Employee Retention Credit: Warnings and Wisdom
By Jennifer Rohen
While almost all COVID relief programs have run their course, it’s worth your time to keep an eye on the employee retention credit (ERC) — whether you’ve already claimed the benefit, are considering it, or even brushed it off thinking it didn’t apply due to limited or evolving guidance.
Claiming the ERC
If you meet the eligibility criteria and paid eligible wages during qualifying periods, the ERC is still available to claim on an amended payroll tax return for three years after the original filing deadline.
This gift of time allows you to properly assess your eligibility to claim up to $5,000 per employee in 2020 or $7,000 per employee per quarter for the first three quarters of 2021.
Review key considerations, including, but not limited to, those below. Document your decision points to protect and, if necessary, defend your claim with the IRS.
- Can you prove you experienced a significant decline in gross receipts or were subject to a full or partial suspension of operations?
- If you were under a full or partial suspension of operations, can you point to the governmental order that triggered your suspension of operations, as well as produce records used to determine whether the order had a more than nominal effect on your operations?
- Have you computed and documented your average number of full-time employees in 2019, in order to demonstrate whether you qualify as a large employer subject to limitations of available wages?
- Do your credit computations include wage amounts and show how qualified health plan expenses were calculated?
- If you are a member of an aggregated group, can you show how aggregation affected the eligibility for and distribution of the ERC?
- If you received a Paycheck Protection Program (PPP) loan, have you analyzed your wage allocation across PPP loan forgiveness and ERC?
Some challenges remain:
- There is limited guidance concerning the IRS safe harbor for qualification under a partial suspension of business operations.
- It is taking 9 – 12 months or longer to process amended forms and issue refunds.
- Federal income tax returns must be amended to add the credit amount back to the wage expense in the year the credit was generated, instead of the year the credit was claimed or received.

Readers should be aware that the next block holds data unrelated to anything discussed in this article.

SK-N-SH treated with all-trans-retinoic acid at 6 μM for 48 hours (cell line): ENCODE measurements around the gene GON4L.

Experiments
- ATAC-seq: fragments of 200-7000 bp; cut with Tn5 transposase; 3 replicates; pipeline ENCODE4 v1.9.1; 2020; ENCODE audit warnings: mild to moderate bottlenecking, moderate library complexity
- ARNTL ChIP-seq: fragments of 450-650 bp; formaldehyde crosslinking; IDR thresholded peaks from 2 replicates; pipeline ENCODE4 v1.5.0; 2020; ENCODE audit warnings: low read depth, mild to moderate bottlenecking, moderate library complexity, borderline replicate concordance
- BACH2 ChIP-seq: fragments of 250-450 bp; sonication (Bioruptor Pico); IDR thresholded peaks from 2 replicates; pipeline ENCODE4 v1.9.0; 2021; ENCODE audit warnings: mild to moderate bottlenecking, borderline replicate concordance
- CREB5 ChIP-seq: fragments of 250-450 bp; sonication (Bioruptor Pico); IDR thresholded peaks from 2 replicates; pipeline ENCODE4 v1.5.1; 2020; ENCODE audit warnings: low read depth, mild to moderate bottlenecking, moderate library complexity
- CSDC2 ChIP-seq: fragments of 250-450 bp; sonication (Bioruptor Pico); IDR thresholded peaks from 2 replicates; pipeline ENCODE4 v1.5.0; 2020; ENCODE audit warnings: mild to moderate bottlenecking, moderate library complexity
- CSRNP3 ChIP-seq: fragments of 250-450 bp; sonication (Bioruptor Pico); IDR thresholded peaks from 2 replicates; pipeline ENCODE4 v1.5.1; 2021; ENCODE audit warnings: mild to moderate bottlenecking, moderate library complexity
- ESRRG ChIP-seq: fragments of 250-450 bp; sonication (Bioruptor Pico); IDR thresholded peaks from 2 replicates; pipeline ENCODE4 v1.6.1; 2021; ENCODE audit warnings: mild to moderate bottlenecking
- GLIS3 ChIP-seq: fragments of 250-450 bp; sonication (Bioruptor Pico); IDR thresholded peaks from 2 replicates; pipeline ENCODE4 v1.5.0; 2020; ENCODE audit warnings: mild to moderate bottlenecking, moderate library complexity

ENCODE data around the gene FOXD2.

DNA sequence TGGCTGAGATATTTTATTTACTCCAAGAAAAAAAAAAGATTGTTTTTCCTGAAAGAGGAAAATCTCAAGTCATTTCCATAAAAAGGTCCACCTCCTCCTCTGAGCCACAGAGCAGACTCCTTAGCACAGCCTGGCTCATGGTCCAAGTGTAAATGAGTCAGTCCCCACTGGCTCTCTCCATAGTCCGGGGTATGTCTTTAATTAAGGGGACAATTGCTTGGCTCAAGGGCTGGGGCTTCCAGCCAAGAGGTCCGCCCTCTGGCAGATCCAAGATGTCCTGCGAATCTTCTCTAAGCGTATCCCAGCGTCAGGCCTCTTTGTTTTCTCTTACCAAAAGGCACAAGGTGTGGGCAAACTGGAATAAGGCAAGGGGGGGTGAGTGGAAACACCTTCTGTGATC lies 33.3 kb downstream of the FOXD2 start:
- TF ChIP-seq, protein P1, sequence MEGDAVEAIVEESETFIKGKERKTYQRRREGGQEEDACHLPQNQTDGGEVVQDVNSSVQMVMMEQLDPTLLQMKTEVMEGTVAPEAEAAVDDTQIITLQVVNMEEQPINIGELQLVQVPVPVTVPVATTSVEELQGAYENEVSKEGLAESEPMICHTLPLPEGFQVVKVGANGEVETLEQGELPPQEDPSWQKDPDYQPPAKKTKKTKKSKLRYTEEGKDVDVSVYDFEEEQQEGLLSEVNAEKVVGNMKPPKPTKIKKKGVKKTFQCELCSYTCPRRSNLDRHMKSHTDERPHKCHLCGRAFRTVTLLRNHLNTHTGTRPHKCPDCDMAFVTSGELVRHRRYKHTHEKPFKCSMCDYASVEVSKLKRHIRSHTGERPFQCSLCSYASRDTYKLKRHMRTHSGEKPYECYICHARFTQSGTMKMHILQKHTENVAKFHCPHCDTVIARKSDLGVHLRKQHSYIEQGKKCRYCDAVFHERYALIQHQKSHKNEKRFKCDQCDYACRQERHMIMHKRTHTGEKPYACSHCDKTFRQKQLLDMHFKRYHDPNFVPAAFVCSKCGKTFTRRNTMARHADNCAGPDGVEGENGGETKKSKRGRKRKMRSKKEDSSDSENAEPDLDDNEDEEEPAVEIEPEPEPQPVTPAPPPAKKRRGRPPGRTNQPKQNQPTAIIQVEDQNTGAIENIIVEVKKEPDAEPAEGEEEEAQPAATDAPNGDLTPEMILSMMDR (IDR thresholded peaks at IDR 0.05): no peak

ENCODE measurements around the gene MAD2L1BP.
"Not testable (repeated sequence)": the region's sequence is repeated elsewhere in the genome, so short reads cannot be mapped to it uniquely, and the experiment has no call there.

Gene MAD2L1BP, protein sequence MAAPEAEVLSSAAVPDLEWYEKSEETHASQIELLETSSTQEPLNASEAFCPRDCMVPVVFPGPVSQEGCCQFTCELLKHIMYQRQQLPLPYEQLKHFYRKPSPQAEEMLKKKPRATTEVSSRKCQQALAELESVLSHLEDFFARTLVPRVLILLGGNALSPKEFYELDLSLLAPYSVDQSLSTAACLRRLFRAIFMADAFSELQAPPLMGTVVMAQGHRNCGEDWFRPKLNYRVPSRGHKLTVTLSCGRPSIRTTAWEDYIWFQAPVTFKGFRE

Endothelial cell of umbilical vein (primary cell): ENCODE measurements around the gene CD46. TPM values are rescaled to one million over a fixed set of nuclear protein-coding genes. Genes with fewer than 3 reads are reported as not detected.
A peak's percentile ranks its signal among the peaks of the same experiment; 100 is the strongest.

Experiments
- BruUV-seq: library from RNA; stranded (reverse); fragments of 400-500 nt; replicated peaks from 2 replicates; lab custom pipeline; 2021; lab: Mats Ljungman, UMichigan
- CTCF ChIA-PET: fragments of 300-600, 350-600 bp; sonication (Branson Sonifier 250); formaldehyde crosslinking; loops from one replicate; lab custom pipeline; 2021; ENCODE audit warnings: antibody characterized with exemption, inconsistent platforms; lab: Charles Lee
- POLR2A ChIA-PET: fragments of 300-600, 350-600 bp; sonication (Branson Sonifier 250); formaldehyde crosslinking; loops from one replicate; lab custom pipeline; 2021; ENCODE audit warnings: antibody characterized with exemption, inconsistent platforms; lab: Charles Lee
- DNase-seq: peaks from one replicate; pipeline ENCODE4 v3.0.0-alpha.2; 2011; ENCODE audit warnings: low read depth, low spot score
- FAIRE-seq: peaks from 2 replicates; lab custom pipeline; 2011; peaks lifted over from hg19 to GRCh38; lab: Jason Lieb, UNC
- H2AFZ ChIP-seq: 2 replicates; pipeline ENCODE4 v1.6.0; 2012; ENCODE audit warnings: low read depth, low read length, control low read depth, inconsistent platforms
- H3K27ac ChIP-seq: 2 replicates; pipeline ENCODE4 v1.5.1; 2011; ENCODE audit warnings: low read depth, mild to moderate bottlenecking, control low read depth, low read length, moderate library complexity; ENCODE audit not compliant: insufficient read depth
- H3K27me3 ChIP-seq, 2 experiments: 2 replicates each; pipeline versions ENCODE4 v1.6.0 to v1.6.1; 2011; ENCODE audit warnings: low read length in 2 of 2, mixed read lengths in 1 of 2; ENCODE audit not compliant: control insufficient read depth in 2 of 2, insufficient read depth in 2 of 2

- The IRS may audit your refund and potentially disallow it — if you are determined ineligible for the credit, you will have to repay it along with interest and possibly penalties.
Avoid bad actors
Be aware of bad actors. On October 19, 2022, the IRS warned taxpayers to be cautious of vendors approaching employers saying the ERC is “easy money” and “everyone is entitled to claim.” These vendors don’t always appear to properly factor eligibility, follow IRS Notices and Revenue Procedures, or calculate wages paid as a large employer.
In addition, these bad actors may fall short on key qualities to support you. For example, they may not be able to appear before the IRS, may not retain documentation supporting the credit, and may not account for the risk of an uncertain tax position requiring proper reporting in your financial statements.
Other opportunities are available
Many employers are wondering how they can still receive benefits in the current economic recovery period. While not all federal tax credit programs are as lucrative or refundable like the ERC, there are many impactful, long-term opportunities, including the Work Opportunity Tax Credit, Federal Empowerment Zone credits, and training programs for employers investing in their workforce.
Many states enhanced their state credits and available discretionary benefit programs. It is imperative employers meet with qualified advisors to understand these opportunities as well as the processes in place to capture them.
How we can help
It’s not too late to revisit your eligibility and file a claim or assess whether you are or were eligible for the ERC. CLA’s team understands the factors impacting eligibility for the credit and recognizes which wages can be used to accurately compute the credit.
We can fully document each step and provide a thorough narrative of your shutdown when needed. And, as we uncover further clarity on how ERC IRS audits are proceeding, we can help you understand the types of questions being asked and how to make wiser decisions on filing.
Additionally, we can work with you to identify other areas of savings and opportunities for your organization.
For more information on the employee retention credit (ERC) in Iowa, contact Jennifer Rohen at firstname.lastname@example.org or 314- 925-4326 .
The information contained herein is general in nature and is not intended, and should not be construed, as legal, accounting, investment, or tax advice or opinion provided by CliftonLarsonAllen LLP (CliftonLarsonAllen) to the reader. For more information, visit CLAconnect.com.
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